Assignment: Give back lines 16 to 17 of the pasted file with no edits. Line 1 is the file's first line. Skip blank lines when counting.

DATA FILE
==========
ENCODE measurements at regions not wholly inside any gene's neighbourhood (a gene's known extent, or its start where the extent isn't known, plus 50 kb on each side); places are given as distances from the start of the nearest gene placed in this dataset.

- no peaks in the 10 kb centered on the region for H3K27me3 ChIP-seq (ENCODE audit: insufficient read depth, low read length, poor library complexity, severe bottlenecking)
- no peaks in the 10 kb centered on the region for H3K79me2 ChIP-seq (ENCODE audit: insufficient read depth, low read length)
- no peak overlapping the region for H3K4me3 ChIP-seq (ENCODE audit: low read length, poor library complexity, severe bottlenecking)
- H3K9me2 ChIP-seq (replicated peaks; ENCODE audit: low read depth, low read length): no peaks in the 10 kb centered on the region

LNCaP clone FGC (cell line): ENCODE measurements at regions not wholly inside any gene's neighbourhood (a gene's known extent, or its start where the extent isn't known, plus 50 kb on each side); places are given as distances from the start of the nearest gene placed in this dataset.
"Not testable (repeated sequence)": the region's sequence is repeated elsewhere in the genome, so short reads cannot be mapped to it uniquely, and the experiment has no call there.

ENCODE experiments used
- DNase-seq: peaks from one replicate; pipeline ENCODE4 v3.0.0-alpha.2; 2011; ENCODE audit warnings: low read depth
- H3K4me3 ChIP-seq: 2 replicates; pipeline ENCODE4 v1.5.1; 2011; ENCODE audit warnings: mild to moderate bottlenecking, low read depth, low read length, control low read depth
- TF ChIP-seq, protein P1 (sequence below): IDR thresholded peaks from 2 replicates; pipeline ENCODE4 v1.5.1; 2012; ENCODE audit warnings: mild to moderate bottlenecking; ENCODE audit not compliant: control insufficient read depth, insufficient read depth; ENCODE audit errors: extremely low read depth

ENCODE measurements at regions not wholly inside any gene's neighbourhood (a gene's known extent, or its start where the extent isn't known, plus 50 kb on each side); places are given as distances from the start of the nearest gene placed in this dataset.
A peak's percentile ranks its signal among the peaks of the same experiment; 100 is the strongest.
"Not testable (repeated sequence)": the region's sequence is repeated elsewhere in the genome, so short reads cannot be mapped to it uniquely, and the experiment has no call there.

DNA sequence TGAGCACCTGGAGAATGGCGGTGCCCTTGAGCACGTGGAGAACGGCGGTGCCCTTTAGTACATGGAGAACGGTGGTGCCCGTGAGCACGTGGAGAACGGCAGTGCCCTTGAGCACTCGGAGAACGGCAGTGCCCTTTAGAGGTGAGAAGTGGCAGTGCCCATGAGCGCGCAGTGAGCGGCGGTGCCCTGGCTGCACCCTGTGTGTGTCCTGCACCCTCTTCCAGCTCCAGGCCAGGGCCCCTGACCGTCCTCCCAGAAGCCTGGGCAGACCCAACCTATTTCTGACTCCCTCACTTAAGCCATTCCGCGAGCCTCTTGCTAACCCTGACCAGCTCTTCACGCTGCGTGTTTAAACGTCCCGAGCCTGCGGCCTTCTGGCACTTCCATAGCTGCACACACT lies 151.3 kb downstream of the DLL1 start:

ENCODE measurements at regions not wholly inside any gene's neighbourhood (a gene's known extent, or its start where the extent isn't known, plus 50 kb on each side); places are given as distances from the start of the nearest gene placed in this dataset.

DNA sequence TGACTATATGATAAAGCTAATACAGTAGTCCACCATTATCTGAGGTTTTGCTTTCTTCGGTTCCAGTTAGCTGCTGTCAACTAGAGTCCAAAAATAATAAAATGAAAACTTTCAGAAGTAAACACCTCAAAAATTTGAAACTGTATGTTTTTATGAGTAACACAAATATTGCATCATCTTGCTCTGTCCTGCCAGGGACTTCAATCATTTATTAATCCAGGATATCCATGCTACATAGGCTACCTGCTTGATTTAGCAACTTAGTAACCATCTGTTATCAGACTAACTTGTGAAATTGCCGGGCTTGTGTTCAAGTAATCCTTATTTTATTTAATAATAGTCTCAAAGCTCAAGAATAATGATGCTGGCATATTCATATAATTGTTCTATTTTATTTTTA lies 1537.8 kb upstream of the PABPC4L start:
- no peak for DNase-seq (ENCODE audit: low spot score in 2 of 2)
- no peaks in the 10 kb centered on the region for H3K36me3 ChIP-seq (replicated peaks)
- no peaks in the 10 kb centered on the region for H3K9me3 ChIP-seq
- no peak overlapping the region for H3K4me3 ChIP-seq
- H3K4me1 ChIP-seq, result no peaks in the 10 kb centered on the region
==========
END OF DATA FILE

ENCODE measurements at regions not wholly inside any gene's neighbourhood (a gene's known extent, or its start where the extent isn't known, plus 50 kb on each side); places are given as distances from the start of the nearest gene placed in this dataset.

DNA sequence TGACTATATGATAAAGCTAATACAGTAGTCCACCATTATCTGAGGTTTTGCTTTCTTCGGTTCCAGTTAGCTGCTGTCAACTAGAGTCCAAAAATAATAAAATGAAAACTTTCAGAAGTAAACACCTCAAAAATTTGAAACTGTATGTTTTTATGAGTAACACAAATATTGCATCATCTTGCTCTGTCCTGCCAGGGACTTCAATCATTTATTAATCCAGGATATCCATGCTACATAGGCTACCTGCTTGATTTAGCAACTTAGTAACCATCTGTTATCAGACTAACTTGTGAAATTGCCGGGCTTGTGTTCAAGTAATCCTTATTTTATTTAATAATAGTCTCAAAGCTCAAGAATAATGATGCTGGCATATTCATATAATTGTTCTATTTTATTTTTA lies 1537.8 kb upstream of the PABPC4L start: